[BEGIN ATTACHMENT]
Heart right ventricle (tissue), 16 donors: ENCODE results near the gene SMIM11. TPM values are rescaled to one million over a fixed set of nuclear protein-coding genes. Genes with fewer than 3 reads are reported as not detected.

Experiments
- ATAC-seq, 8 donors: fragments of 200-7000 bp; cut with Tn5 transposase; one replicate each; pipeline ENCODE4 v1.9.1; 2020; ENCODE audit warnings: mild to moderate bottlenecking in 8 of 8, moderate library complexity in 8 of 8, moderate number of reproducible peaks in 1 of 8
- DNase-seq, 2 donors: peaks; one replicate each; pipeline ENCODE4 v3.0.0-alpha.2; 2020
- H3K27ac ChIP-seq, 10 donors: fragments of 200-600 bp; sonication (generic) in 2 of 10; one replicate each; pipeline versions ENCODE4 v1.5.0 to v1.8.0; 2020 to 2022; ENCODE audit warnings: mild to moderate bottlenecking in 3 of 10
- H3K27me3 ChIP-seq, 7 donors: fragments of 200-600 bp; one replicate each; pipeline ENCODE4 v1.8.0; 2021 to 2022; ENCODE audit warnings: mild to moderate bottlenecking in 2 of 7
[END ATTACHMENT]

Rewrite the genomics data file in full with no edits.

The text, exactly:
Heart right ventricle (tissue), 16 donors: ENCODE results near the gene SMIM11. TPM values are rescaled to one million over a fixed set of nuclear protein-coding genes. Genes with fewer than 3 reads are reported as not detected.

Experiments
- ATAC-seq, 8 donors: fragments of 200-7000 bp; cut with Tn5 transposase; one replicate each; pipeline ENCODE4 v1.9.1; 2020; ENCODE audit warnings: mild to moderate bottlenecking in 8 of 8, moderate library complexity in 8 of 8, moderate number of reproducible peaks in 1 of 8
- DNase-seq, 2 donors: peaks; one replicate each; pipeline ENCODE4 v3.0.0-alpha.2; 2020
- H3K27ac ChIP-seq, 10 donors: fragments of 200-600 bp; sonication (generic) in 2 of 10; one replicate each; pipeline versions ENCODE4 v1.5.0 to v1.8.0; 2020 to 2022; ENCODE audit warnings: mild to moderate bottlenecking in 3 of 10
- H3K27me3 ChIP-seq, 7 donors: fragments of 200-600 bp; one replicate each; pipeline ENCODE4 v1.8.0; 2021 to 2022; ENCODE audit warnings: mild to moderate bottlenecking in 2 of 7